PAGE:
It took a lot of explanation from the addiction doctor for me to understand. AND reading the Big Book, the AA meetings, Big Book meetings, meeting with the Big Book teacher, etc. It took a while for me to come to terms with it (which is step 1).
Some quotes from the Big Book that helped me understand:
“Moderate drinkers have little trouble in giving up liquor entirely if they have good reason for it. They can take it or leave it alone.”
“But what about the real alcoholic? He may start off as a moderate drinker; he may or may not become a continuous hard drinker; but at some stage of his drinking career he begins to lose all control of his liquor consumption, once he starts to drink.”
“Once in a while he may tell the truth. And the truth, strange to say, is usually that he has no more idea why he took that first drink than you have. Some drinkers have excuses with which they are satisfied part of the time. But in their hearts they really do not know why they do it. Once this malady has a real hold, they are baffled a lot. There is the obsession that somehow, someday, they will beat the game. But they often suspect they are down for the count.”
“The fact is that most alcoholics, for reasons yet obscure, have lost the power of choice to drink. Our so-called will power becomes practically nonexistent. We are unable, at certain times, to bring into our consciousness with sufficient force the memory of the suffering and humiliation of even a week or a month ago. We are without defense against the first drink.”
“If you honestly want to, you find you cannot quit entirely, or if when drinking, you have little control over the amount you take, you are probably an alcoholic.”
This last quote specifically is when I realized I was an alcoholic. I’ve been able to quit for a few weeks at a time, but I have never been able to stay that way. I always pick it right back up and drink more than before. Also, when I start drinking, I don’t stop until I run out. I would drink all the beer that Robert wouldn’t drink. I would buy beer, come home before Robert did, and drink it all before he got home (being drunk by the time he got home at 5 or 5:30). I would drink 12-15 beers at a time some times. If I had rum or vodka, I always started in the morning, not long after I woke up. Well, even beer… I mean, I rarely had any beer left for the next morning. But if I did, I would start early. Again, this wasn’t every day, but it was often enough (4-5 times a week… sometimes more). This has been going on for several years and had just gotten worse over time.
Then… I got out of La Ha and met with my counselor as soon as I got out. She read to me the description of someone with alcohol use disorder (AUD). The National Institute on Alcohol Abuse and Alcoholism says:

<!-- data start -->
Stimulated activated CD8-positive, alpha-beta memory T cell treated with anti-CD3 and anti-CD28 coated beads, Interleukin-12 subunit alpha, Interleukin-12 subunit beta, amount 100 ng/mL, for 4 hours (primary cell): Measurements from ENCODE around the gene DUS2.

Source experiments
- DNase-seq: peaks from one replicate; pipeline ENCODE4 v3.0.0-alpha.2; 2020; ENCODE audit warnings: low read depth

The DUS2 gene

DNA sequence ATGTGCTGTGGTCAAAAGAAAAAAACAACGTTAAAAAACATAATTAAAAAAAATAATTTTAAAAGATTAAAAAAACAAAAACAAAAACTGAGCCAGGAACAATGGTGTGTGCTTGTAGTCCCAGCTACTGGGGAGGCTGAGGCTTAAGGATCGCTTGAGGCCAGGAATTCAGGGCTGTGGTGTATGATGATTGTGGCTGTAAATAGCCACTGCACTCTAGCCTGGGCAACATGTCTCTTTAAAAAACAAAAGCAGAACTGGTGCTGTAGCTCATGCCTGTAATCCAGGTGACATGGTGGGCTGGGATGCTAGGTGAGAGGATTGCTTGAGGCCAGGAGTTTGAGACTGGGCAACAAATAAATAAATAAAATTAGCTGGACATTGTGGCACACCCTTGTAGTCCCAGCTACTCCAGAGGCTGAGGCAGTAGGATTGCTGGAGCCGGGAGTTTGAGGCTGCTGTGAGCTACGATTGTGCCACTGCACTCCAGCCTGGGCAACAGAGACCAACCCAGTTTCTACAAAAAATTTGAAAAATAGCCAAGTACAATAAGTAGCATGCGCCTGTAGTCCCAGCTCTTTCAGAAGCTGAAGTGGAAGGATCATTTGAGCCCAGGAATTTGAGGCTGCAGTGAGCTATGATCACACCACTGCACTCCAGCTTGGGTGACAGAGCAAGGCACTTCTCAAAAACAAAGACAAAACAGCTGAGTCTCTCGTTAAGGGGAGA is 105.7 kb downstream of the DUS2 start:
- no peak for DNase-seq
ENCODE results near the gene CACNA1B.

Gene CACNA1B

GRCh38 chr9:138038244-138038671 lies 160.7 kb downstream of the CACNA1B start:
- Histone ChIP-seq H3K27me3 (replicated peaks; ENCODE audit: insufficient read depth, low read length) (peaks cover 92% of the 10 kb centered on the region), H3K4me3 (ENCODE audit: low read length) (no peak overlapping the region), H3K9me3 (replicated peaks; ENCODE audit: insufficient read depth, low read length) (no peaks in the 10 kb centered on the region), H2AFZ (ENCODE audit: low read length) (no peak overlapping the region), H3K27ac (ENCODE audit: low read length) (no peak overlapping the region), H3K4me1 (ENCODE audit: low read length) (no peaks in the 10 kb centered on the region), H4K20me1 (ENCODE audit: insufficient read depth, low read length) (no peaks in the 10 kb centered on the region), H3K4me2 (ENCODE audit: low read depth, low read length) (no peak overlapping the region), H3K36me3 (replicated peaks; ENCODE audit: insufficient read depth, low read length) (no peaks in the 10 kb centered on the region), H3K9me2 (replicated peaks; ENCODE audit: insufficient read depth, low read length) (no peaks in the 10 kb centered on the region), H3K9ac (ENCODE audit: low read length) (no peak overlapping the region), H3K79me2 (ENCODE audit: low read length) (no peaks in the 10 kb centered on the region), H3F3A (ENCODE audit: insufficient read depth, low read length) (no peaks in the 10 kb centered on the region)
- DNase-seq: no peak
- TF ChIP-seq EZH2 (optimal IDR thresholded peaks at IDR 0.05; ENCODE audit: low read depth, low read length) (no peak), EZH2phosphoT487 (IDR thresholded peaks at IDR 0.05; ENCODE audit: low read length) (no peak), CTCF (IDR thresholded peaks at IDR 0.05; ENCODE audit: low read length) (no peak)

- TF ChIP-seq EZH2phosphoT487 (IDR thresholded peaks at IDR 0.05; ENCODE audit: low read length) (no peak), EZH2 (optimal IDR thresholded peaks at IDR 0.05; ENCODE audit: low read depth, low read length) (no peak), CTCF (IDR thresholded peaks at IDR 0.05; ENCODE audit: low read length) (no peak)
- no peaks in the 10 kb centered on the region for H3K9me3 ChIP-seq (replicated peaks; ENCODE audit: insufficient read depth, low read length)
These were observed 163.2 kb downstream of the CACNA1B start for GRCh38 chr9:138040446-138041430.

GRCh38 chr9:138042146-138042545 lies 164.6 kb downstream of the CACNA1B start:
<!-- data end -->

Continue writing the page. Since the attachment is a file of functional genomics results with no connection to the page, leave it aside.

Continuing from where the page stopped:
“To assess whether you or loved one may have an AUD, here are some questions to ask. In the past year, have you:
- Had times when you ended up drinking more, or longer than you intended?
- More than once wanted to cut down or stop drinking, or tried to, but couldn’t?
- Spent a lot of time drinking? Or being sick or getting over the aftereffects?
- Experienced craving — a strong need, or urge, to drink?
- Found that drinking — or being sick from drinking — often interfered with taking care of your home or family? Or caused job troubles? Or school problems?
- Continued to drink even though it was causing trouble with your family or friends?
- Given up or cut back on activities that were important or interesting to you, or gave you pleasure, in order to drink?
- More than once gotten into situations while or after drinking that increased your chances of getting hurt (such as driving, swimming, using machinery, walking in a dangerous area, or having unsafe sex)?
- Continued to drink even though it was making you feel depressed or anxious or adding to another health problem? Or after having had a memory blackout?
- Had to drink much more than you once did to get the effect you want? Or found that your usual number of drinks had much less effect than before?
- Found that when the effects of alcohol were wearing off, you had withdrawal symptoms, such as trouble sleeping, shakiness, irritability, anxiety, depression, restlessness, nausea, or sweating? Or sensed things that were not there?”
I literally had every single one of these. So apparently I have severe AUD and didn’t know it!
The beautiful thing is, there is a solution!
The first thing I needed to do was find a sponsor. I had one sponsor, then decided she wasn’t a good fit. I’m so thankful that I went to a women’s meeting and found a new one! She is amazing!
I talk to her every single day and tell her what I’m grateful for (minimum of 3 things, but I often tell up to 10). I meet with her once a week. I’m going through the twelve steps with her.
These are the twelve steps:
- We admitted we were powerless over alcohol – that our lives had become unmanageable.